Lance, Allez, Allez

The Los Angeles Times ponders Lance Armstrong’s legacy as a cancer survivor and a seven-time winner of The Tour de France.

"Lance brought a new level of professionalism, a different level of professionalism to the sport," said Bjarne Riis, the 1996 Tour winner who is director of the CSC team. "He also brought about the idea of focusing everything on the Tour de France and using every other race as just a preparation for the Tour. "Is this good for the sport? I don’t know. … But in the way he trained, the way he paid attention to details, that would be what I would think of as Lance Armstrong’s legacy to the sport of cycling."

Brendan Gallagher in The Telegraph writes that "perhaps his brave and ultimately successful battle against cancer
finally enabled Armstrong to make sense of everything and released an
unstoppable life force." Yet Gallagher says the focus on Armstrong’s cancer detracts from the fact that Armstrong won because he was simply one of the toughest hombres in cycling.

Some Armstrong myths need to be debunked, or at least modified, notably that his phenomenal success on the Tour is totally down to massive changes in lifestyle and a hardening in attitude after his recovery from cancer. Winning that war affected him profoundly and kick-started his career, but there is every possibility that Armstrong would have been a high achiever anyway. He has a resting pulse in the low 30s and nearly seven litres of lung capacity, one of the highest ever recorded, and his body also produces almost negligible lactic acid, hence his ability to ride harder and longer than anybody else. In other words, he is a freak.

"People have the false impression that Lance was a regular guy who got cancer and then came back to win the Tour de France," says trainer Chris Carmichael. "The truth is that he was one in a million before and he’s one in a million now."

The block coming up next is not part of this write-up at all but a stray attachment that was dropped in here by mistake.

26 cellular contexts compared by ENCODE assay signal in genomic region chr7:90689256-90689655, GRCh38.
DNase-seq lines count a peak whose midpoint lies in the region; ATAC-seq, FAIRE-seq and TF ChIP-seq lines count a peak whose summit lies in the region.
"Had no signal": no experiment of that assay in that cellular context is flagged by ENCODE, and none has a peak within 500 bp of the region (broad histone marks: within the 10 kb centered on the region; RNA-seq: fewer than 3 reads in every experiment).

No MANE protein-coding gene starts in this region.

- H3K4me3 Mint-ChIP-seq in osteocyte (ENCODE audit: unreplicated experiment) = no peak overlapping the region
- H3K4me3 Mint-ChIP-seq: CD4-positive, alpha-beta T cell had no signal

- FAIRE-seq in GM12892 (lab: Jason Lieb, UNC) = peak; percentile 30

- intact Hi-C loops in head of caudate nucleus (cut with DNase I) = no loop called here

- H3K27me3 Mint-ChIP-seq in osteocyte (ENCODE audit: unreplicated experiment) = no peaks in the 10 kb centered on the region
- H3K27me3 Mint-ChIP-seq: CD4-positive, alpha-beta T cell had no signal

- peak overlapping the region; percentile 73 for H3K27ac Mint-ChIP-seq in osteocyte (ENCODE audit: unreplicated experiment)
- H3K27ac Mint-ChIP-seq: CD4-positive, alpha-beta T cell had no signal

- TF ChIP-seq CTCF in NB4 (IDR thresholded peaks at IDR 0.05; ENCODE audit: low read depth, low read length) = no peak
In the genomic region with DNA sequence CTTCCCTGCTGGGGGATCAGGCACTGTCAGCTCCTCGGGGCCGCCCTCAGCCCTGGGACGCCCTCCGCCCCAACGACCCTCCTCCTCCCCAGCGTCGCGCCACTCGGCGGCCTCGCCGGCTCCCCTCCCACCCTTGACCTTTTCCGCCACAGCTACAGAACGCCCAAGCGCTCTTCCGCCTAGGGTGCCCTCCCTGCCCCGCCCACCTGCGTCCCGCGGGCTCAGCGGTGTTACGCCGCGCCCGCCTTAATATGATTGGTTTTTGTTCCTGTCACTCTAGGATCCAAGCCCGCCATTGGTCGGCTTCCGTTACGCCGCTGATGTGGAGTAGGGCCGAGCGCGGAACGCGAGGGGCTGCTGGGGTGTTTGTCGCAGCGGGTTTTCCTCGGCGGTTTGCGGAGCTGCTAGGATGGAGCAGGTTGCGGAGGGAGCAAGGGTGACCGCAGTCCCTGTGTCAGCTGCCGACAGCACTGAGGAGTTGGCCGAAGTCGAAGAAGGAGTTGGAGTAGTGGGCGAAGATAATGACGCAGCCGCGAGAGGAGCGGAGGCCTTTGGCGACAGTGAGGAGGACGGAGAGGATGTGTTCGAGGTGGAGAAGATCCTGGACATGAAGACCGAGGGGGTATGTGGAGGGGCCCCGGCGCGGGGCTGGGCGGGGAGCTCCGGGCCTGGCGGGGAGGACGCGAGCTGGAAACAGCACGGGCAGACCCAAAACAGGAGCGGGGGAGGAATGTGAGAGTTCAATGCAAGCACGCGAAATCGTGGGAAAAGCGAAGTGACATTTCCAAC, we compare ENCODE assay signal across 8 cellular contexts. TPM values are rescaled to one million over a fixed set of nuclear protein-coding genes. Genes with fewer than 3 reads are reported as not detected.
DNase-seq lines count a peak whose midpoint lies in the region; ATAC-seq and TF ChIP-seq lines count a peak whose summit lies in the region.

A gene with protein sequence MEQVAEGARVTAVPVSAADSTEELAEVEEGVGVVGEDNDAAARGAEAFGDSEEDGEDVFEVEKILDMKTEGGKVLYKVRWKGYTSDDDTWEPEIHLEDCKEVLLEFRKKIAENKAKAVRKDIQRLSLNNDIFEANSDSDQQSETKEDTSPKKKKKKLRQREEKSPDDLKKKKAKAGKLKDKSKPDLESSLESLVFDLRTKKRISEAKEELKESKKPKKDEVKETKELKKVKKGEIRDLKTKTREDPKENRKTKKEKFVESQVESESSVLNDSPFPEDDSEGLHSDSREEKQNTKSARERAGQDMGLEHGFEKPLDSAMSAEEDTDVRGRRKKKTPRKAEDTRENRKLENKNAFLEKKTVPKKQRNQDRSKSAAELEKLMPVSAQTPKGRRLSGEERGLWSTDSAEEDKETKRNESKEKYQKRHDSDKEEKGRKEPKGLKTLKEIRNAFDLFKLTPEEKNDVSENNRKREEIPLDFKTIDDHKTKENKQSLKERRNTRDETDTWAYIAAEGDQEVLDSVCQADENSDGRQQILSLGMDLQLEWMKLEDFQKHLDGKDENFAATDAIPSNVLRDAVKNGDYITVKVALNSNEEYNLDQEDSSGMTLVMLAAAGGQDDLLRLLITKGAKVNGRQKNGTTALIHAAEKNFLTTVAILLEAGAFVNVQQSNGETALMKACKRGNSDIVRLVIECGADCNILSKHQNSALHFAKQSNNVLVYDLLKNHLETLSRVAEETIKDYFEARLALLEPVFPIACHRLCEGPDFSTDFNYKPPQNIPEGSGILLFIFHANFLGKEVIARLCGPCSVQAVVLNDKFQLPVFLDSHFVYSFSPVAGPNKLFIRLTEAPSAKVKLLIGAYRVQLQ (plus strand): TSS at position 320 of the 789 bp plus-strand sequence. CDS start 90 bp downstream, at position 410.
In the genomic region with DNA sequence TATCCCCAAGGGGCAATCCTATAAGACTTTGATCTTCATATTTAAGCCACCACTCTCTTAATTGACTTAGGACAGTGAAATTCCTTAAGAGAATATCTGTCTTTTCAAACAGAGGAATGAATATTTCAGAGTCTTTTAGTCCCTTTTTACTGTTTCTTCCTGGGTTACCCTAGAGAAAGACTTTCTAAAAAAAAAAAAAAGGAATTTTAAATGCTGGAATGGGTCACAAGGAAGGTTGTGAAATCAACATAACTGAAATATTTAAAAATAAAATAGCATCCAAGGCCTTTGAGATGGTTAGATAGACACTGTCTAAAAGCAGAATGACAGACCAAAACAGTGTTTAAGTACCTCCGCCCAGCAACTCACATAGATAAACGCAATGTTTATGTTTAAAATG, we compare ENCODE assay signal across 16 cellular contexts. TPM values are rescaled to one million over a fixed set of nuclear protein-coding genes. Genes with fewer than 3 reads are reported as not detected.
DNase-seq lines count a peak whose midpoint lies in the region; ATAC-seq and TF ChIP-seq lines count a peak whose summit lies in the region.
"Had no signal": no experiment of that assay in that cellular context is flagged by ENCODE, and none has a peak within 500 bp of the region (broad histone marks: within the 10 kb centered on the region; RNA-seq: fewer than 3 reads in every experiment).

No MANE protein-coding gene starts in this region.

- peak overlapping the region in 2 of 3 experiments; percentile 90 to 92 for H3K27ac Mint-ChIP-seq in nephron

Part of Armstrong’s legacy is the strong backbench of U.S. cyclists he leaves behind, says The Christian Science Monitor. See also Matt Seaton’s Top 10 Books about Cycling at The Guardian.

Embodied Mind

Writer Matt Bai talks about how the ideas of linguist George Lakoff have been incorporated by politicians looking to better "frame" debate ("The Framing Wars," The New York Times magazine, July 17, 2005).

How this came to be is a story about the unlikely intersection of
cognitive science and political tumult. It began nearly 40 years ago,
when, as a graduate student, Lakoff rebelled against his mentor, Noam
Chomsky, the most celebrated linguist of the century. The technical
basis of their argument, which for a time cleaved the linguistics world
in two, remains well beyond the intellectual reach of anyone who
actually had fun in college, but it was a personal and nasty
disagreement, and it basically went like this: Chomsky said that
linguists should concern themselves with discovering the universal
rules of syntax, which form the basis for language. Lakoff, on the
other hand, theorized that language was inherently linked to the
workings of the mind — to ”conceptual structures,” as a linguist
would put it — and that to understand language, you first had to study
the way that each individual’s worldview and ideas informed his thought
process.

Chomsky effectively won this debate, at least in the sense that most
American linguistics departments still teach it his way. (To this day,
the two men don’t speak.) Undeterred, however, Lakoff and his
like-minded colleagues marched off and founded the field of cognitive
linguistics
, which seeks to understand the nature of language — how we
use it, why it is persuasive — by exploring the largely unconscious
way in which the mind operates.

In the 1970’s, Lakoff, verging into philosophy, became obsessed with
metaphors. As he explained it to me one day over lunch at a Berkeley
cafe, students of the mind, going back to Aristotle, had always viewed
metaphor simply as a device of language, a facile way of making a
point. Lakoff argued instead that metaphors were actually embedded in
the recesses of the mind, giving the brain a way to process abstract
ideas. […]

Joan Jett

Joan Jett performing Wednesday in New York’s Central Park